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Joel A Boyd, Ben J Woodcroft, Gene W Tyson
Large-scale metagenomic datasets enable the recovery of hundreds of population genomes from environmental samples. However, these genomes do not typically represent the full diversity of complex microbial communities. Gene-centric approaches can be used to gain a comprehensive view of diversity by examining each read independently, but traditional pairwise comparison approaches typically over-classify taxonomy and scale poorly with increasing metagenome and database sizes. Here we introduce GraftM, a tool that uses gene specific packages to rapidly identify gene families in metagenomic data using hidden Markov models (HMMs) or DIAMOND databases, and classifies these sequences using placement into pre-constructed gene trees...
March 19, 2018: Nucleic Acids Research
Xiao Huang, Megan A Rippy, Andrew S Mehring, Brandon K Winfrey, Sunny C Jiang, Stanley B Grant
Constructed stormwater wetlands provide a host of ecosystem services, including potentially pathogen removal. We present results from a multi-wetland study that integrates across weather, chemical, microbiological and engineering design variables in order to identify patterns of microbial contaminant removal from inlet to outlet within wetlands and key drivers of those patterns. One or more microbial contaminants were detected at the inlet of each stormwater wetland (Escherichia coli and Enterococcus > Bacteroides HF183 > adenovirus)...
March 12, 2018: Water Research
Jaan Pärn, Jos T A Verhoeven, Klaus Butterbach-Bahl, Nancy B Dise, Sami Ullah, Anto Aasa, Sergey Egorov, Mikk Espenberg, Järvi Järveoja, Jyrki Jauhiainen, Kuno Kasak, Leif Klemedtsson, Ain Kull, Fatima Laggoun-Défarge, Elena D Lapshina, Annalea Lohila, Krista Lõhmus, Martin Maddison, William J Mitsch, Christoph Müller, Ülo Niinemets, Bruce Osborne, Taavi Pae, Jüri-Ott Salm, Fotis Sgouridis, Kristina Sohar, Kaido Soosaar, Kathryn Storey, Alar Teemusk, Moses M Tenywa, Julien Tournebize, Jaak Truu, Gert Veber, Jorge A Villa, Seint Sann Zaw, Ülo Mander
Nitrous oxide (N2 O) is a powerful greenhouse gas and the main driver of stratospheric ozone depletion. Since soils are the largest source of N2 O, predicting soil response to changes in climate or land use is central to understanding and managing N2 O. Here we find that N2 O flux can be predicted by models incorporating soil nitrate concentration (NO3 - ), water content and temperature using a global field survey of N2 O emissions and potential driving factors across a wide range of organic soils. N2 O emissions increase with NO3 - and follow a bell-shaped distribution with water content...
March 19, 2018: Nature Communications
Ivan Valiela, Jesús Pascual, Anne Giblin, Coralie Barth-Jensen, Paulina Martinetto, Marshall Otter, Thomas Stone, Jane Tucker, Megan Bartholomew, Inés G Viana
Foliar stable isotopic signatures of nitrogen, carbon, and sulfur in mangrove vegetation from the Pacific coast of Panama were insensitive to inputs from watersheds with different area of forest land cover, and to seasonal, inter-annual, and global-scale-driven contrasts in rainfall and upwelling. N, C, and S content of mangrove vegetation were not affected by inputs from watersheds with different degrees of deforestation, but showed some influence of down-estuary transformations. While there was substantial variation that remained un-explained, isotopic signatures and nutrient contents were largely determined by species-specific features, and showed substantial small-scale variation reflecting local differences, within-estuary plant-sediment links...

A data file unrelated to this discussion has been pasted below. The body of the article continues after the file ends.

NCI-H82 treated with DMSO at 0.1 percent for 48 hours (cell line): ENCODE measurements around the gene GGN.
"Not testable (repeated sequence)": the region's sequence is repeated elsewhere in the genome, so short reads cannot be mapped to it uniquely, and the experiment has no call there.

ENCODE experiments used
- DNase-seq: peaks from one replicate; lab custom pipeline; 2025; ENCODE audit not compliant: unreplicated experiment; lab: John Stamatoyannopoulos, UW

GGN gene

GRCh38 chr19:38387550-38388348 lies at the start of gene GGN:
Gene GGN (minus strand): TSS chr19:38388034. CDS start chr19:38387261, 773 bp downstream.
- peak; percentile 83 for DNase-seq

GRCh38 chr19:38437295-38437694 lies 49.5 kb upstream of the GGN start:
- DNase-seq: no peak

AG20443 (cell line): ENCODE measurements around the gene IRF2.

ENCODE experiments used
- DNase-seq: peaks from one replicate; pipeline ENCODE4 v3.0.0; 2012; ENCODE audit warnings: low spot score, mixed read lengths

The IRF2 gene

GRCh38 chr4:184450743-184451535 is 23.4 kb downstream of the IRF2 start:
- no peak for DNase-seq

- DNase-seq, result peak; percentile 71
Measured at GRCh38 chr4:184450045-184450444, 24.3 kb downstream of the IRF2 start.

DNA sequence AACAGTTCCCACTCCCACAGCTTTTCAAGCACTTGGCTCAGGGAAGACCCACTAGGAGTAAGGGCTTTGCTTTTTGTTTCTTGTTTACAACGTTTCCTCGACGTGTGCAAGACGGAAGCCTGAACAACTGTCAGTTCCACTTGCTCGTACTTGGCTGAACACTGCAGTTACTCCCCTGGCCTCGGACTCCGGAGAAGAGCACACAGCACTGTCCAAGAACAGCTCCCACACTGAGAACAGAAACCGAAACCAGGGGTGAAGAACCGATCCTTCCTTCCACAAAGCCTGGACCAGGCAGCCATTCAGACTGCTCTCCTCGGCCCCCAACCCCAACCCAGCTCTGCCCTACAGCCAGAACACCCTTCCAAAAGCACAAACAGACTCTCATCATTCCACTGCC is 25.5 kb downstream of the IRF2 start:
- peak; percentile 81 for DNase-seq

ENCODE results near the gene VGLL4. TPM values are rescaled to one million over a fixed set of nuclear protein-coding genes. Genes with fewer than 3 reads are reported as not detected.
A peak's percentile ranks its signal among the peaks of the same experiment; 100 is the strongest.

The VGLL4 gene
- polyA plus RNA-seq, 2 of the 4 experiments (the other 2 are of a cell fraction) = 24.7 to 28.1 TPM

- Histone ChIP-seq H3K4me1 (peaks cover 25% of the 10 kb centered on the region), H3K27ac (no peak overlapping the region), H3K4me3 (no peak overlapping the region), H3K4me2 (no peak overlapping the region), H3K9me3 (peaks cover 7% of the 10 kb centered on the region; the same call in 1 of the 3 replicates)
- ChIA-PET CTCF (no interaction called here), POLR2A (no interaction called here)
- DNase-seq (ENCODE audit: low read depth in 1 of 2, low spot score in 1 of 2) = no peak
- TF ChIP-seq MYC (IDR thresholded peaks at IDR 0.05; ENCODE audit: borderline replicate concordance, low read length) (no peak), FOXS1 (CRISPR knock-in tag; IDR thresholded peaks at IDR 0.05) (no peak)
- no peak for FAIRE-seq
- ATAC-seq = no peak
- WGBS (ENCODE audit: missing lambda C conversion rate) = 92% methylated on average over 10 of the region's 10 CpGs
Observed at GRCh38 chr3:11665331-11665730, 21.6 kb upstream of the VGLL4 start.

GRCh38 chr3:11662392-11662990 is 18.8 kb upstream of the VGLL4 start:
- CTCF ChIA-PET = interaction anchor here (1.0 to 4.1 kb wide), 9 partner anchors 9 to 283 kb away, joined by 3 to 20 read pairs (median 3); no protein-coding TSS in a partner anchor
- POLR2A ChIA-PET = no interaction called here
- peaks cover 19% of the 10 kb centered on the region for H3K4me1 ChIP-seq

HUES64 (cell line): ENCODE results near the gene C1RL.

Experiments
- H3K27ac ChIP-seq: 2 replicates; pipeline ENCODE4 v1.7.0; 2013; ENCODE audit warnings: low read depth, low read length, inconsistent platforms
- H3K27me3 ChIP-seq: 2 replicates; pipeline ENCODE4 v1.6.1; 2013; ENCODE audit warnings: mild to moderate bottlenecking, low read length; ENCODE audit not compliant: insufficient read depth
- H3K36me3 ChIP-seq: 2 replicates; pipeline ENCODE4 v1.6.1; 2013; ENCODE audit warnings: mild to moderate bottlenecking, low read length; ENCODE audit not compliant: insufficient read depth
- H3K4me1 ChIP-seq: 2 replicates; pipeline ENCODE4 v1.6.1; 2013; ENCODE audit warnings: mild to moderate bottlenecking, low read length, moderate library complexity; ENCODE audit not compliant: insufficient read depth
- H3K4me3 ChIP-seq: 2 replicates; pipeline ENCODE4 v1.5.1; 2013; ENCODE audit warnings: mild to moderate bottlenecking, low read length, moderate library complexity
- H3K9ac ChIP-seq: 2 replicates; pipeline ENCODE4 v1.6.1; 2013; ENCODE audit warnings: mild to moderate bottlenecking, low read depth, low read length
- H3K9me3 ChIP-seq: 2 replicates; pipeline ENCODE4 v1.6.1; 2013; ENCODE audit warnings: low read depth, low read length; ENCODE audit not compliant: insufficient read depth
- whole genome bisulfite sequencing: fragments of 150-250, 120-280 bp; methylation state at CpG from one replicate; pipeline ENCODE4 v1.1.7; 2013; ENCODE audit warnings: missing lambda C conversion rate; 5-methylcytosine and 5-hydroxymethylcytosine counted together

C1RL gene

March 10, 2018: Marine Environmental Research
A C Ruiz-Fernández, V Carnero-Bravo, J A Sanchez-Cabeza, L H Pérez-Bernal, O A Amaya-Monterrosa, S Bojórquez-Sánchez, P G López-Mendoza, J G Cardoso-Mohedano, R B Dunbar, D A Mucciarone, A J Marmolejo-Rodríguez
Coastal vegetated habitats can be important sinks of organic carbon (Corg ) and mitigate global warming by sequestering significant quantities of atmospheric CO2 and storing sedimentary Corg for long periods, although their Corg burial and storage capacity may be affected by on-going sea level rise and human intervention. Geochemical data from published210 Pb-dated sediment cores, collected from low-energy microtidal coastal wetlands in El Salvador (Jiquilisco Bay) and in Mexico (Salada Lagoon; Estero de Urias Lagoon; Sian Ka'an Biosphere Reserve) were revisited to assess temporal changes (within the last 100years) of Corg concentrations, storage and burial rates in tropical salt marshes under the influence of sea level rise and contrasting anthropization degree...
March 13, 2018: Science of the Total Environment
João Henrique F Amaral, Alberto V Borges, John M Melack, Hugo Sarmento, Pedro M Barbosa, Daniele Kasper, Michaela L de Melo, Daniela De Fex-Wolf, Jonismar S da Silva, Bruce R Forsberg
We investigated plankton metabolism and its influence on carbon dioxide (CO2 ) dynamics in a central Amazon floodplain lake (Janauacá, 3°23' S, 60°18' W) from September 2015 to May 2016, including a period with exceptional drought. We made diel measurements of CO2 emissions to the atmosphere with floating chambers and depth profiles of temperature and CO2 partial pressure (pCO2 ) at two sites with differing wind exposure and proximity to vegetated habitats. Dissolved oxygen (DO) concentrations were monitored continuously during day and night in clear and dark chambers with autonomous optical sensors to evaluate plankton metabolism...